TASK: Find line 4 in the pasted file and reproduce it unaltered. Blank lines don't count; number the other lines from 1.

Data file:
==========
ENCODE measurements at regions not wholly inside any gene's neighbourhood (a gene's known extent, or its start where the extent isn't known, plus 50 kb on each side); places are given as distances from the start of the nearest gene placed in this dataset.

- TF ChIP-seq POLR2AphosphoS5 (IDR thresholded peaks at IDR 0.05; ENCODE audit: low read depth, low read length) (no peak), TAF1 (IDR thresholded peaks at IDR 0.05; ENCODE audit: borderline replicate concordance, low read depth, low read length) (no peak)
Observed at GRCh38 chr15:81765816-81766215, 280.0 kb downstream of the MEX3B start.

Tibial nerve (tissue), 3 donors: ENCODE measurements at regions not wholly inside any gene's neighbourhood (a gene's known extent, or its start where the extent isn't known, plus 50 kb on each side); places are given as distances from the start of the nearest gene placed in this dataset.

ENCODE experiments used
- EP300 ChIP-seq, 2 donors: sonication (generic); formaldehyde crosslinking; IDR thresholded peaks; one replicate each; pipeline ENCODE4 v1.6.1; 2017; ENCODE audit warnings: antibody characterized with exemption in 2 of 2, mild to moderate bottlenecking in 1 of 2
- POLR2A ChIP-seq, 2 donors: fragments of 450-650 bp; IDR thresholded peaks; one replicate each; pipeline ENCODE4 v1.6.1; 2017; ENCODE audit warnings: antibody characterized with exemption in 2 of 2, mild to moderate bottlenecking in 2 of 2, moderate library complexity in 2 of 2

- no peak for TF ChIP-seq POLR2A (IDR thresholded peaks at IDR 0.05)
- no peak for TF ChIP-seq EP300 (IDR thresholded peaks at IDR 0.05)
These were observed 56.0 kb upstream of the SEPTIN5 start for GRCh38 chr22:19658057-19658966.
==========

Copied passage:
Tibial nerve (tissue), 3 donors: ENCODE measurements at regions not wholly inside any gene's neighbourhood (a gene's known extent, or its start where the extent isn't known, plus 50 kb on each side); places are given as distances from the start of the nearest gene placed in this dataset.